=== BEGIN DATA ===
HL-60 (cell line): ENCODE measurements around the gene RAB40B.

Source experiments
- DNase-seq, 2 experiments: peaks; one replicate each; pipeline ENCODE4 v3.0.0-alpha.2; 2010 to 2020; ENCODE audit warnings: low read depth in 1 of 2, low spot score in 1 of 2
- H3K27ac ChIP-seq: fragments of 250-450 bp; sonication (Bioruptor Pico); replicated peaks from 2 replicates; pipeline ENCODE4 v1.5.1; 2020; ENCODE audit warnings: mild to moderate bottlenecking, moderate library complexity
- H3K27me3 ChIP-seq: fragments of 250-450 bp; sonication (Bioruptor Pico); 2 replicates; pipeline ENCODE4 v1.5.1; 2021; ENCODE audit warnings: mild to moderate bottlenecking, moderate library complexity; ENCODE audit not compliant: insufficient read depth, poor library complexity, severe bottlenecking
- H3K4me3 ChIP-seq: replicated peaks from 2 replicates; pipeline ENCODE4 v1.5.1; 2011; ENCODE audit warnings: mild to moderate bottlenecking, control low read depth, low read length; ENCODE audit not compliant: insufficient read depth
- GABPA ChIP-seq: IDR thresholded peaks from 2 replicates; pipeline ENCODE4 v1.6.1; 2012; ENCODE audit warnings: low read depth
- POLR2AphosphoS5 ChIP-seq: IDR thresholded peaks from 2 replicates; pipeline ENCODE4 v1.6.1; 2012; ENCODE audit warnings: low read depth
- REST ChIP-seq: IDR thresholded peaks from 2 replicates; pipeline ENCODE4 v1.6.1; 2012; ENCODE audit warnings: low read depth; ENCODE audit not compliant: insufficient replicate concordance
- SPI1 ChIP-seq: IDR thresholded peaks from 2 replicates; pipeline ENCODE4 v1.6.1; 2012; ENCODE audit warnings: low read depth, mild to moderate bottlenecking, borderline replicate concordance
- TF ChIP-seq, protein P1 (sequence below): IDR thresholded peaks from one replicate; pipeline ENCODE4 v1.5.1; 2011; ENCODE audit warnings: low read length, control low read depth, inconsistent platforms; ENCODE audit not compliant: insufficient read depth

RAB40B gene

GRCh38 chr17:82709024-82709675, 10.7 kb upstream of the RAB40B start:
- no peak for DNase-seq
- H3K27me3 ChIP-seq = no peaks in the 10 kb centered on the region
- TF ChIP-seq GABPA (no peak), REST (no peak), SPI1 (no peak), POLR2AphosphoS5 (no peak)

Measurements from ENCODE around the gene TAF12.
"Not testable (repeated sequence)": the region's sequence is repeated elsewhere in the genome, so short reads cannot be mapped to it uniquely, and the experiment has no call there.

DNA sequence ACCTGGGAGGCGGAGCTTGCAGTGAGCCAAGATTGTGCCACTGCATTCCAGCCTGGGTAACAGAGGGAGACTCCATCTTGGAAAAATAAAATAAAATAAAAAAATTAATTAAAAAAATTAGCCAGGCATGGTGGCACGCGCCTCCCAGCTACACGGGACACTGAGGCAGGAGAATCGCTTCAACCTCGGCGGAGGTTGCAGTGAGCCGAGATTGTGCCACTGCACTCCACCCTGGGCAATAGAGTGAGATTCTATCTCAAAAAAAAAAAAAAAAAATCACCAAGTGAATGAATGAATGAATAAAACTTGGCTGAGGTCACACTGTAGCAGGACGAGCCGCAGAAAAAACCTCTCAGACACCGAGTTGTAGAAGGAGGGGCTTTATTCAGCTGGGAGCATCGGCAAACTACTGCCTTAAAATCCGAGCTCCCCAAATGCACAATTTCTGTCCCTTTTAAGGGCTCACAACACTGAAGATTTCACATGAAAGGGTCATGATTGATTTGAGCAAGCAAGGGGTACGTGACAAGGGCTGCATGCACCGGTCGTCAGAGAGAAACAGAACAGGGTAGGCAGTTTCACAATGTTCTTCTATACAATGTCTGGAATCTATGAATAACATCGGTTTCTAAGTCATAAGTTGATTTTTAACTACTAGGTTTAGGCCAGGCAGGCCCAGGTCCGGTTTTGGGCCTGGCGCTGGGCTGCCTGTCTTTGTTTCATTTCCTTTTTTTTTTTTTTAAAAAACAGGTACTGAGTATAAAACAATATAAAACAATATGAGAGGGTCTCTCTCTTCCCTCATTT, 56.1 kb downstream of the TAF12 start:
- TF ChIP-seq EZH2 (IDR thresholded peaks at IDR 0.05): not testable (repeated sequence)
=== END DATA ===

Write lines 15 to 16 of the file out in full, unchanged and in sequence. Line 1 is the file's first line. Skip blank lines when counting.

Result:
- H3K27me3 ChIP-seq = no peaks in the 10 kb centered on the region
- TF ChIP-seq GABPA (no peak), REST (no peak), SPI1 (no peak), POLR2AphosphoS5 (no peak)